Overwhelmed at the mere thought of starting email marketing?
The amount of time it takes to come up with a strategy, create and set up all campaigns, write engaging email content and finally monitor results…
If you’re nodding your head along, then you’re like many others busy business owners.
But what if I told you that there’s a simpler way to get satisfying results quickly— all without spending dozens of hours or thousands of dollars for high-ticket consultants?
What is it?
The answer is email automation.
And to be more specific three ‘standard’ email flows.
The best thing about them is that once you set them up properly, they will keep producing results without you doing (almost) anything.
In this article, I will focus on one of those flows, specifically the Cart Abandonment Flow.
It’s the most no-brainer, quickest-to-create flow that’s known to produce to ridiculous results.
But wait! Oscar. I hate writing and can’t do it all. Will that still work?
The answer is YES, and here’s why:
Cart Abandonment flow is a perfect way to capitalize on high-intent prospects who don’t need much convincing anymore.
Often, what they really need is simply a reminder (or a few reminders) spaced out over time in order to get back to your website and make them pull the trigger.
That means you don’t need to be a copywriting genius with an arsenal of persuasion tactics to succeed.
All you need to do is to create a reminder and a purchase opportunity.
The bad news is that, on average, about 70% of carts get abandoned so NOT setting up this sequence is leaving a loooot of money on the table.
Cart abandonment flows typically have 3-4 emails lined up over a period of a few days.
A “typical” structure looks like this:
Email #1 – is usually sent after a few hours .
Email #2 – is usually sent the next day
Email #3 – very often includes a discount with an expiry date
Email #4 – a final reminder shortly before the discount expires.
We could say it’s the lowest hanging fruit but there’s no rule that says you shouldn’t have more emails in this flow (in case you wanted to go an extra mile).
What about content?
All you need is a few straight-to-the-point messages inviting a prospect to get back and check their cart out.In general, what’s great about this flow is that it’s very easy to obtain high open- and click-through- rates and therefore net more sales without overthinking what to write.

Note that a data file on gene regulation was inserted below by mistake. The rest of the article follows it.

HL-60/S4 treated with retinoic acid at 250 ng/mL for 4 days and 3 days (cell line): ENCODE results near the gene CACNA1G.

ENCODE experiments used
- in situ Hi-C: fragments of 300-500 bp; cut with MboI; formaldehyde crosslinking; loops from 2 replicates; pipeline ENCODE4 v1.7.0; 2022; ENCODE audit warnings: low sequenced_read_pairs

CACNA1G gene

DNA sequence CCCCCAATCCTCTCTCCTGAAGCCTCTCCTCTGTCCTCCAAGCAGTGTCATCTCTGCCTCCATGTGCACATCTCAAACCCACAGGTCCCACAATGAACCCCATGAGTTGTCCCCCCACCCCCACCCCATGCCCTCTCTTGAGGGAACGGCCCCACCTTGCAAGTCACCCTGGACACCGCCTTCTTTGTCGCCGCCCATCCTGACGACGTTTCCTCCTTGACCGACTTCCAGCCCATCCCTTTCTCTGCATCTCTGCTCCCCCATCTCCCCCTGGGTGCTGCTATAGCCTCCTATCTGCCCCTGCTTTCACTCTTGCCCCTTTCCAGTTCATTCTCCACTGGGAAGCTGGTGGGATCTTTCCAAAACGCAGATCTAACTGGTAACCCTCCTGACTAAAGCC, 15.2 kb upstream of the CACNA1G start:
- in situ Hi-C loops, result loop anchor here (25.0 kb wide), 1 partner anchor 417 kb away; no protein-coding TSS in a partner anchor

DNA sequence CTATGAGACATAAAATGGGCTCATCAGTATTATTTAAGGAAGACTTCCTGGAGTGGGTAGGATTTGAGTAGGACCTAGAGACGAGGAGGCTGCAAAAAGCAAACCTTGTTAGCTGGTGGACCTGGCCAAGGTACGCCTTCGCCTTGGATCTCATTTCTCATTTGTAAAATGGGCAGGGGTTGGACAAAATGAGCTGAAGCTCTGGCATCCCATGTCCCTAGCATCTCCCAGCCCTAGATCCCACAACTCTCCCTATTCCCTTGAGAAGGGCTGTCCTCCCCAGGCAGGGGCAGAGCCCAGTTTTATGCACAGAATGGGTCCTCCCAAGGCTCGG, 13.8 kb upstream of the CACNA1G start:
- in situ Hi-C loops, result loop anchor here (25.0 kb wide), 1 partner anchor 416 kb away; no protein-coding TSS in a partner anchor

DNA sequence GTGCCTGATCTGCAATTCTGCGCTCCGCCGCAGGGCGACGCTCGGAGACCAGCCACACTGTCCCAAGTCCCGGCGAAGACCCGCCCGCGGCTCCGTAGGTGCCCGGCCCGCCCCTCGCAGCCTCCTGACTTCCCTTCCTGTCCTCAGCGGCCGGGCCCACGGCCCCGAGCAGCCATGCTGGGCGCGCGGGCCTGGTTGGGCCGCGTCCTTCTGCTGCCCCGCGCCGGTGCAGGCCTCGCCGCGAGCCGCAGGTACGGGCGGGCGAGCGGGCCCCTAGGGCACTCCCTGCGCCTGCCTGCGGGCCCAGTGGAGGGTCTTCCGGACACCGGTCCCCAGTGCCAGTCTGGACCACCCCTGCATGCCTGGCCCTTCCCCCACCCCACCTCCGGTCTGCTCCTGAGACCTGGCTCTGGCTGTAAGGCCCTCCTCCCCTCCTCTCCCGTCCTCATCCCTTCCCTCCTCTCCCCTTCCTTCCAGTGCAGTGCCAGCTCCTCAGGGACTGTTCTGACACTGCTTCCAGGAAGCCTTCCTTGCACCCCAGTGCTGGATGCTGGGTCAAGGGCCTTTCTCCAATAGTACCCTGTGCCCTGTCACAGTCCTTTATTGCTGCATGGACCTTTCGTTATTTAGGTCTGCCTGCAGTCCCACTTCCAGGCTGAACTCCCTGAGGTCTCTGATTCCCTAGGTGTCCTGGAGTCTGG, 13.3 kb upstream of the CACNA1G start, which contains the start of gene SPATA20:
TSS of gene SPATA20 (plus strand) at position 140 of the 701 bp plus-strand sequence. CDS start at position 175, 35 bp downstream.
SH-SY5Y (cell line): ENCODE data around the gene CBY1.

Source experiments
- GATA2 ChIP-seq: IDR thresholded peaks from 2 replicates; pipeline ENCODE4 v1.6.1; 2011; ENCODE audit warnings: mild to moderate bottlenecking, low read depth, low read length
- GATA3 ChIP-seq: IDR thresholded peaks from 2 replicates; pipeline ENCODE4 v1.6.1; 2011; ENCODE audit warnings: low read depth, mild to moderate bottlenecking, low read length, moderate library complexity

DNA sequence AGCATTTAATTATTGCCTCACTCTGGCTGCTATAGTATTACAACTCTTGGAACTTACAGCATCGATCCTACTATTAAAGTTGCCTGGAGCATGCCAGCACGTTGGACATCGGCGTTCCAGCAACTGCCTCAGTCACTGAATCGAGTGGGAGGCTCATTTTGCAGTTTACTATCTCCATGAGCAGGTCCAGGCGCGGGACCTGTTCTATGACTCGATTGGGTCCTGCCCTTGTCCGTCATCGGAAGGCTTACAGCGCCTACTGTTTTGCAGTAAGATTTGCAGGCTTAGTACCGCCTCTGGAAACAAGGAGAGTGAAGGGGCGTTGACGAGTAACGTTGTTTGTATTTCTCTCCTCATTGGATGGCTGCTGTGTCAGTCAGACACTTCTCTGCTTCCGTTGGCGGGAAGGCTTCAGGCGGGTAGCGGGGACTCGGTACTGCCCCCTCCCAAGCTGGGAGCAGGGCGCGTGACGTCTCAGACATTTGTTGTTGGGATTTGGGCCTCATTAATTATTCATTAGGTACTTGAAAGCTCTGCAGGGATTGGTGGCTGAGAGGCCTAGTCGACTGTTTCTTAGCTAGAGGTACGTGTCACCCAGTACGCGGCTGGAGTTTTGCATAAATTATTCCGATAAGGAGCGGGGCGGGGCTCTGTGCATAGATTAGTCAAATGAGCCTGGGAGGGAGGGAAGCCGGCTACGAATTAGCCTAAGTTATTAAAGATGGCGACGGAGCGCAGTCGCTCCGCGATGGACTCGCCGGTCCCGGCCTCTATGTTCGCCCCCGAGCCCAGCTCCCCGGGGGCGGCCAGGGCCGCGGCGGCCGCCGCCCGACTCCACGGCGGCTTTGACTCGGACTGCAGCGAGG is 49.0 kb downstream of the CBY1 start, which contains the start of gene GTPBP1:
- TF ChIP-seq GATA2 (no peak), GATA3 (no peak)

Unlike with newsletters or content emails, here, you simply capitalize on the buying(intent) momentum. These prospects are already very hot and don’t need warming up.
Below are some examples of one of the campaigns that I created for one of the ecommerce stores I work with. They worked pretty damn well!
All of the emails I’ve written have above-average open and click-through rates and each one of them has cashed in a decent chunk of money for the said client.
Below you’ll also find other examples of what good Cart Abandonment Emails look like.
Below, you’ll find a few examples of Cart Abandonment emails (non-client work):
In the next article, I’ll show you how you can repeat the same process (i.e.max results with minimum effort) in the so-called Post-Purchase/Cross-sell flow. Stay tuned!
Now, here’s another step to consider…
If you’ve got a weird feeling that weird you’re leaving money on the table because people skip past your emails/ads and you want an extra set of trained, brown and charming eyeballs to look at your stuff—I might be the guy you want to schedule for a free copy-audit.
You can book it here: https://calendly.com/oscarolczakcopywriting/30min
You can also share this article with someone you think could benefit from reading it.
Because why not.